Human pregnancy dependent on cells evolved in platypus-like animal 300 million years ago

Credit: CC0 Public Domain

Platelet cells, which prevent mammals from bleeding non-stop, first evolved around 300 million years ago in an egg-laying animal similar to the modern duck-billed platypus, finds joint research by UCL and Yale University.

This event was a prerequisite for the origin of placental development in mammals, including human beings.

The paper, published as a peer-reviewed opinion piece in Biology Letters, suggests that were critical in the evolution of eutherian mammals, to which humans belong, and which are distinguished by a deep invasive placenta (haemochorial placentation), by where maternal blood comes in direct contact with the fetus.

Co-led by Professors John Martin (UCL Division of Medicine) and Günter Wagner (Yale University), the research finds that cells, which clot blood caused by cuts or lesions, enabled haemochorial placentation, helping the mother prevent haemorrhaging at birth.

In the paper researchers show that an egg-laying animal similar to a modern duck-billed platypus started creating platelets—possibly by chance—and these were passed on when this animal group diverged around 300 million years ago into monotremes (the first group), of which the existing duck-billed platypus and echidna are living descendants, marsupials (also mammals) and eutherian mammals, which include modern humans.

UCL Professor of Cardiovascular Medicine, John Martin, said: "We have shown with convincing evidence that platelets occurred 300 million years ago even before monotremes arose.

"This unique feature subsequently allowed the placenta to develop, which led to the eutherian mammals and therefore human beings.

"During birth, safe disconnection of the placenta from the uterus is essential for the survival of the mother and child, so without platelets, neither would have survived and the evolutionary step to eutherian mammals, including human beings, would never have happened."

This research was undertaken as part of the 'Yale UCL Collaborative': a strong relationship between the two universities designed to increase creativity.

Yale Professor of Ecology and Evolutionary Biology, Günter Wagner, said: "The unique presence of platelets in mammals explains why deeply invasive placentation is limited to mammals, even though live birth is found in many other animal lineages, but not invasive placentation."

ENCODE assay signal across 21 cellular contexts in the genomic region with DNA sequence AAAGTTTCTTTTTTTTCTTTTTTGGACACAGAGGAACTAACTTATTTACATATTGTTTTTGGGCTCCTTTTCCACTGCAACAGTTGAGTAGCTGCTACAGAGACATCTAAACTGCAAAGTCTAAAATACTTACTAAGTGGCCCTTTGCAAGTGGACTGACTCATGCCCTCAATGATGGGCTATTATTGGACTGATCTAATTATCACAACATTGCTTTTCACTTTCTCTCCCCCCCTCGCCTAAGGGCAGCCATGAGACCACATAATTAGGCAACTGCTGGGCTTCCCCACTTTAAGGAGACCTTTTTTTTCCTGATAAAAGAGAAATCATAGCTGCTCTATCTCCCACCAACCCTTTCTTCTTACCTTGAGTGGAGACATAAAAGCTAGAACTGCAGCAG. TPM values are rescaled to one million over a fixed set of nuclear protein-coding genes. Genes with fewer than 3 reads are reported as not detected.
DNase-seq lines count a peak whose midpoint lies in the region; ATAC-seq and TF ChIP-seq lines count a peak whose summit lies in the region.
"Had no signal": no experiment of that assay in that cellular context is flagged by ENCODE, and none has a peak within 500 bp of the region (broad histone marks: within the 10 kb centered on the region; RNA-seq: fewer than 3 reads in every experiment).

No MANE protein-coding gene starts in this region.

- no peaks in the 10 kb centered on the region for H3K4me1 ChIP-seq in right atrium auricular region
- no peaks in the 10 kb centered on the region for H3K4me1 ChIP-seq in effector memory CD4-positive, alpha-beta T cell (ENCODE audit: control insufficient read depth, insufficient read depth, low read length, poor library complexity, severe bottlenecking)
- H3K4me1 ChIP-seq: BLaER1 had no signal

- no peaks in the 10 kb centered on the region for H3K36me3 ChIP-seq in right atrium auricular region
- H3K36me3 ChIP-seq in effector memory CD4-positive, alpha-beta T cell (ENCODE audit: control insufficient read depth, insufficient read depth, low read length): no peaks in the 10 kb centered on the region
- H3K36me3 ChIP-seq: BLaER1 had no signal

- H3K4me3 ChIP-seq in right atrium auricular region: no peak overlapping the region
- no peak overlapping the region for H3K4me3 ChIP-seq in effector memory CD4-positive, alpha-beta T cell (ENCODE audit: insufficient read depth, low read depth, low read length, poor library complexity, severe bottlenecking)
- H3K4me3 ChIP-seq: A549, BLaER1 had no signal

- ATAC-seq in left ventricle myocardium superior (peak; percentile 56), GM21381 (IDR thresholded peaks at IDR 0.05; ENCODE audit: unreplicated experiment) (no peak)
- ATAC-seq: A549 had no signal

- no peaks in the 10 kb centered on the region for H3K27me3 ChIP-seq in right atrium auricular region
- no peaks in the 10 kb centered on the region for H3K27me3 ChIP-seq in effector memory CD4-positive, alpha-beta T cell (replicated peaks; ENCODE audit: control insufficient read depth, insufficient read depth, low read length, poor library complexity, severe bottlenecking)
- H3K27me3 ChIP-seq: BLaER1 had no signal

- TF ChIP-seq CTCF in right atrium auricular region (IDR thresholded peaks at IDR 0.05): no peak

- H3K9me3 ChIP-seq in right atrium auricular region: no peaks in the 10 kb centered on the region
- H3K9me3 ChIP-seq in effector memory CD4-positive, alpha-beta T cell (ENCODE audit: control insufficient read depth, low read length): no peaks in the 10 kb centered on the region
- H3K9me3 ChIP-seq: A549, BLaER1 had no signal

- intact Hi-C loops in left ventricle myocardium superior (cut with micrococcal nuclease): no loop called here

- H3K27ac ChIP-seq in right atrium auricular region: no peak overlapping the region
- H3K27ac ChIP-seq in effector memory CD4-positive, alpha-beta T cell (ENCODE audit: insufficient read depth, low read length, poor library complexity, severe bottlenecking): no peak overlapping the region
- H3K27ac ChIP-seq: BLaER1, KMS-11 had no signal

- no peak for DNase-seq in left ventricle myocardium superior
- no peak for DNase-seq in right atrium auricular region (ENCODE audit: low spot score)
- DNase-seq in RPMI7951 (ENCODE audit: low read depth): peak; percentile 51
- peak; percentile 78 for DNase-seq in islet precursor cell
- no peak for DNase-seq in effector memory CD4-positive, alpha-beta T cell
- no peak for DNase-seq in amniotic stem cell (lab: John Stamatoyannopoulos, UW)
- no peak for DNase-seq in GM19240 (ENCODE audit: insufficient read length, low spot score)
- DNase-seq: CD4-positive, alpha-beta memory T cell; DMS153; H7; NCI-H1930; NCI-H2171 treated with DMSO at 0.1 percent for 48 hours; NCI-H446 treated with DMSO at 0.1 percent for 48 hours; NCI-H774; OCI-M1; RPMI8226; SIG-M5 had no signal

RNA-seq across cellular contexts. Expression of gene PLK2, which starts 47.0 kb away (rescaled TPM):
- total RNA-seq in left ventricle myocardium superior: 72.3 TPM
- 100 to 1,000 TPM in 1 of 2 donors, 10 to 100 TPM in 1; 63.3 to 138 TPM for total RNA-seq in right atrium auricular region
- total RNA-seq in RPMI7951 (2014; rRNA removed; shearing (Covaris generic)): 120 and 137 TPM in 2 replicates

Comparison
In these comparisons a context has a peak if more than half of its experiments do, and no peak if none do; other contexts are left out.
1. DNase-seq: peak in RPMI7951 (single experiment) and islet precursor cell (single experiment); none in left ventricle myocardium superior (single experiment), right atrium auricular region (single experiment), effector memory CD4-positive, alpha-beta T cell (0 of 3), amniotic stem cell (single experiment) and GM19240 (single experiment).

The authors met through the 'Yale UCL Collaborative', which promotes joint research and student exchange, and this year is celebrating 10 years, since its inception.

Professor Martin said: "The primary goal of the Yale UCL Collaborative is to reach higher levels of creativity and quality of idea than we would have achieved alone.

"Through this partnership, I have been able to work with Professor Wagner, a world-leading expert in evolutionary biology, and test and challenge my theory of the evolution of eutherian placentation.

"Through this joint research we have concluded the origins of platelets ultimately led to human evolution."

Explore further

Loss of egg yolk genes in mammals and the origin of lactation and placentation

More information: The Origin of Platelets Enabled the Evolution of Eutherian Placentation, Biology Letters, … .1098/rsbl.2019.0374
Journal information: Biology Letters

Citation: Human pregnancy dependent on cells evolved in platypus-like animal 300 million years ago (2019, July 9) retrieved 13 July 2019 from
This document is subject to copyright. Apart from any fair dealing for the purpose of private study or research, no part may be reproduced without the written permission. The content is provided for information purposes only.

Feedback to editors

User comments

Jul 09, 2019
Oh where oh where have all the Human babies gone ?
2 soon ?


Jul 11, 2019
"...a peer-reviewed opinion piece in Biology Letters, suggests that platelet cells were critical in the evolution of eutherian mammals..."
"this animal group diverged around 300 million years ago into monotremes..., marsupials ... and eutherian mammals"

Wow, I hadn't heard the split has been pushed back to 300 mya. Last I heard it was still somewhere in the 200s, which as I recall was a lot older than they thought when I was a kid back in the 1960s and 70s.

So they didn't find evidence that these cells evolved at that time, they realized that if such cells did NOT evolve at that time, eutherian mammals wouldn't have evolved, either. So the cells must have evolved then.

Please sign in to add a comment. Registration is free, and takes less than a minute. Read more